Saturday, 29 October 2016

Book #56

Moby Dick by Herman Melville


In part, Moby-Dick is the story of an eerily compelling madman pursuing an unholy war against a creature as vast and dangerous and unknowable as the sea itself. But more than just a novel of adventure, more than an encyclopaedia of whaling lore and legend, the book can be seen as part of its author's lifelong meditation on America. Written with wonderfully redemptive humour, Moby-Dick is also a profound inquiry into character, faith, and the nature of perception.

I used to think it entirely blasphemous to loathe a great work of fiction with my entire being, but here we are. Moby Dick was an absolute slog, an utter bore, and (no apologies here) a waste of my precious reading time. I persevered, I read all 600-odd pages, I looked up things I didn't understand, I tried to get with the overly eloquent language and the tedious factual offerings which removed me from the plot. I did everything. I hated it.

The tale of one man's vengeance against the sea monster who nibbled off his leg, in my mind, was going to be what all the classics lovers in the land said it was going be - epic. There is nothing epic about interrupting a plot with grand commentary on whale anatomy, the origins and evil of the colour white, or where each nail and screw goes on a ship. If Queequeg was in my flat, I'd have allowed him to eat my eyes.

I did enjoy some of the commentary, particularly the racist custom of the time, and seeing this being different when away from land. I loved Ishmael and Queequeg's relationship at the beginning of the novel, but would've liked to see more of the comical and loving side of them once they were onboard the Pequod. I also loved the homoerotic tones that came from men on a boat squeezing a load of sperm in a bucket, and squeezing each others' hands at the same time. Oh, Melville!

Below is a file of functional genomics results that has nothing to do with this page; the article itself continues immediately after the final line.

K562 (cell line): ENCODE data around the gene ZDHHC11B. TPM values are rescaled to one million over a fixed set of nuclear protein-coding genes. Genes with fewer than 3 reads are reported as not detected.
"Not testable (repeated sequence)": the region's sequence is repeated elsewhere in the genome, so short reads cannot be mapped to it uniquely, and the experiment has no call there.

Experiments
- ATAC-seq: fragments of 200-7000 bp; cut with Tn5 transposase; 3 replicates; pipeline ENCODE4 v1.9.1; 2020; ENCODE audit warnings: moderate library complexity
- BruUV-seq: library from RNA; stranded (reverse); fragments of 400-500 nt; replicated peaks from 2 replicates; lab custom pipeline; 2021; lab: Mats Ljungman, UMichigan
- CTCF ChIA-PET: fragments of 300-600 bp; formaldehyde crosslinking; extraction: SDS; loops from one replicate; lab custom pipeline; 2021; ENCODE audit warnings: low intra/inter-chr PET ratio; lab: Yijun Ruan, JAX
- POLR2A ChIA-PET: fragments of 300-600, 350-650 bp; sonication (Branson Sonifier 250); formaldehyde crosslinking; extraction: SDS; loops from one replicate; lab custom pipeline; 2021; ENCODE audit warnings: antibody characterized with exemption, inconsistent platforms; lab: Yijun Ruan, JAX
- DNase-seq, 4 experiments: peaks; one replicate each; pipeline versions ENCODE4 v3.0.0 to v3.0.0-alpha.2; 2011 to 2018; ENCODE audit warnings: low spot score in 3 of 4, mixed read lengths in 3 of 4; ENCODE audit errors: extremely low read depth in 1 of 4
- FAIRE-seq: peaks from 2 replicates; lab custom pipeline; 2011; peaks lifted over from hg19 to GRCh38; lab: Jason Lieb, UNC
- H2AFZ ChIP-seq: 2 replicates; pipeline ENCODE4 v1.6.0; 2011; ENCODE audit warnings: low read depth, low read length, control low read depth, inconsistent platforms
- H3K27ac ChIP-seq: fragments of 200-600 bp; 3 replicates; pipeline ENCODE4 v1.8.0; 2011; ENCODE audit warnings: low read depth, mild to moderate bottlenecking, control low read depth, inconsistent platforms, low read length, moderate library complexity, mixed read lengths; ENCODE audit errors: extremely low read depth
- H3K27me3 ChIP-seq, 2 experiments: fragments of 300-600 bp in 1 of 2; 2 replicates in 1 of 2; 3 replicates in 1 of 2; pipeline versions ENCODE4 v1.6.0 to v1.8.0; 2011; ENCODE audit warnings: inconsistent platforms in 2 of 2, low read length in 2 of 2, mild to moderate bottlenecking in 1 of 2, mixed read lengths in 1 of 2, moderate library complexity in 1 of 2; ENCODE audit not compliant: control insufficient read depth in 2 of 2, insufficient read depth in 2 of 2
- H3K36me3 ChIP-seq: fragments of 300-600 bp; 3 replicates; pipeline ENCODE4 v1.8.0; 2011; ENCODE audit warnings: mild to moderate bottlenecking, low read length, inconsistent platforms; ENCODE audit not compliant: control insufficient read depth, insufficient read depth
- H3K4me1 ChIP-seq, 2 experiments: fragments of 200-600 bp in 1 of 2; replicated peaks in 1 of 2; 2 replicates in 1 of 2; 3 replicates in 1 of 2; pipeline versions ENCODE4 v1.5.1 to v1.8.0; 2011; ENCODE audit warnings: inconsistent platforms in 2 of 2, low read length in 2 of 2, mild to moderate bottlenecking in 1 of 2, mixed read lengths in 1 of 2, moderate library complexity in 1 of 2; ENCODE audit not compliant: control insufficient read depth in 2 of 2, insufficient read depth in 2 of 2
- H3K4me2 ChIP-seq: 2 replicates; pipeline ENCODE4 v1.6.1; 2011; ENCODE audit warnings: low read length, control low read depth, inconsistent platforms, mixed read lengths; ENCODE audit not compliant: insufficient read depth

Few of the characters had any real charm, with most of the crew bleeding into each other until you couldn't tell one from the other. Ishmael was merely there to put the whole thing into words, and barely got involved in what was going on. Ahab was originally painted as a demoniac monomaniac, but quickly turned into a sad old man who needed to go home and assess his priorities.

I'd feel like a high school English student being force fed Moby Dick if I called it boring, so in the interest of expressing my vocabulary, it was completely spiritless. It was also boring.

Being about a third of the way through Moby Dick, and realising you're in the middle of nowhere in the throes of insanity, is probably a lot like being on a three-year voyage with this lot. Nowhere to turn, with the days (or pages) fading into one another, hating everyone you come into contact with, and when everyone dies, you're just glad it's finally over. If I rationalise that in my mind as what Melville was trying to achieve, I'll feel a lot better about spending so much time on this gargantuan monolithic nightmare of a novel.

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